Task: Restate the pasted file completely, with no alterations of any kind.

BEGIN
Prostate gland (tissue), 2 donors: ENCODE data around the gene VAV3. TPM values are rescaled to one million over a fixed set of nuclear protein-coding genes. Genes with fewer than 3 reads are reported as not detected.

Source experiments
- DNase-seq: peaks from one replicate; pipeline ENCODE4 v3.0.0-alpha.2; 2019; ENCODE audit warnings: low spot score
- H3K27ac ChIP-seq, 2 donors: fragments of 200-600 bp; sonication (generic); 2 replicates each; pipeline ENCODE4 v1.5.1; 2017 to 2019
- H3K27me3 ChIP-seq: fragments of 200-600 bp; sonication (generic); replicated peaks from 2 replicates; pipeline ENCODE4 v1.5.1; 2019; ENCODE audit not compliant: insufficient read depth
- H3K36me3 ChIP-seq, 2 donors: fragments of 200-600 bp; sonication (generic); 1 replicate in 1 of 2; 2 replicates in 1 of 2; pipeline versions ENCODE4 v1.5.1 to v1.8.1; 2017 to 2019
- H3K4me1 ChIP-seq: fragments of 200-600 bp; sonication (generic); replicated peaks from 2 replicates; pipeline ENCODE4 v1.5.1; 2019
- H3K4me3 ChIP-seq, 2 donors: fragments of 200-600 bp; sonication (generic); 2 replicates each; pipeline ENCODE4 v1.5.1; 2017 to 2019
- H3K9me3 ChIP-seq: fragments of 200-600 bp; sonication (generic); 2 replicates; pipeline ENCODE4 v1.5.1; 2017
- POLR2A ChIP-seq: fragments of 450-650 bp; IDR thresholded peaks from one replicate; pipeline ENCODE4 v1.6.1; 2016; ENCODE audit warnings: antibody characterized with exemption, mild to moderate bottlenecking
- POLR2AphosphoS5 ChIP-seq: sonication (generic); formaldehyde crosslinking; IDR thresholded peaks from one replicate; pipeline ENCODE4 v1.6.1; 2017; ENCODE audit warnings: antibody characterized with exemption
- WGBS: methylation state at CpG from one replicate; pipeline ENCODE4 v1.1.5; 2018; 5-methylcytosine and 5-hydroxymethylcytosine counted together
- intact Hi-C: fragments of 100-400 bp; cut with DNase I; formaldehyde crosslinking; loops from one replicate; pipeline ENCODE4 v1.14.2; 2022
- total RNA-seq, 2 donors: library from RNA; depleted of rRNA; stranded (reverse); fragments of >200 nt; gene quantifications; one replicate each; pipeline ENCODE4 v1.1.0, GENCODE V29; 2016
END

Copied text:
Prostate gland (tissue), 2 donors: ENCODE data around the gene VAV3. TPM values are rescaled to one million over a fixed set of nuclear protein-coding genes. Genes with fewer than 3 reads are reported as not detected.

Source experiments
- DNase-seq: peaks from one replicate; pipeline ENCODE4 v3.0.0-alpha.2; 2019; ENCODE audit warnings: low spot score
- H3K27ac ChIP-seq, 2 donors: fragments of 200-600 bp; sonication (generic); 2 replicates each; pipeline ENCODE4 v1.5.1; 2017 to 2019
- H3K27me3 ChIP-seq: fragments of 200-600 bp; sonication (generic); replicated peaks from 2 replicates; pipeline ENCODE4 v1.5.1; 2019; ENCODE audit not compliant: insufficient read depth
- H3K36me3 ChIP-seq, 2 donors: fragments of 200-600 bp; sonication (generic); 1 replicate in 1 of 2; 2 replicates in 1 of 2; pipeline versions ENCODE4 v1.5.1 to v1.8.1; 2017 to 2019
- H3K4me1 ChIP-seq: fragments of 200-600 bp; sonication (generic); replicated peaks from 2 replicates; pipeline ENCODE4 v1.5.1; 2019
- H3K4me3 ChIP-seq, 2 donors: fragments of 200-600 bp; sonication (generic); 2 replicates each; pipeline ENCODE4 v1.5.1; 2017 to 2019
- H3K9me3 ChIP-seq: fragments of 200-600 bp; sonication (generic); 2 replicates; pipeline ENCODE4 v1.5.1; 2017
- POLR2A ChIP-seq: fragments of 450-650 bp; IDR thresholded peaks from one replicate; pipeline ENCODE4 v1.6.1; 2016; ENCODE audit warnings: antibody characterized with exemption, mild to moderate bottlenecking
- POLR2AphosphoS5 ChIP-seq: sonication (generic); formaldehyde crosslinking; IDR thresholded peaks from one replicate; pipeline ENCODE4 v1.6.1; 2017; ENCODE audit warnings: antibody characterized with exemption
- WGBS: methylation state at CpG from one replicate; pipeline ENCODE4 v1.1.5; 2018; 5-methylcytosine and 5-hydroxymethylcytosine counted together
- intact Hi-C: fragments of 100-400 bp; cut with DNase I; formaldehyde crosslinking; loops from one replicate; pipeline ENCODE4 v1.14.2; 2022
- total RNA-seq, 2 donors: library from RNA; depleted of rRNA; stranded (reverse); fragments of >200 nt; gene quantifications; one replicate each; pipeline ENCODE4 v1.1.0, GENCODE V29; 2016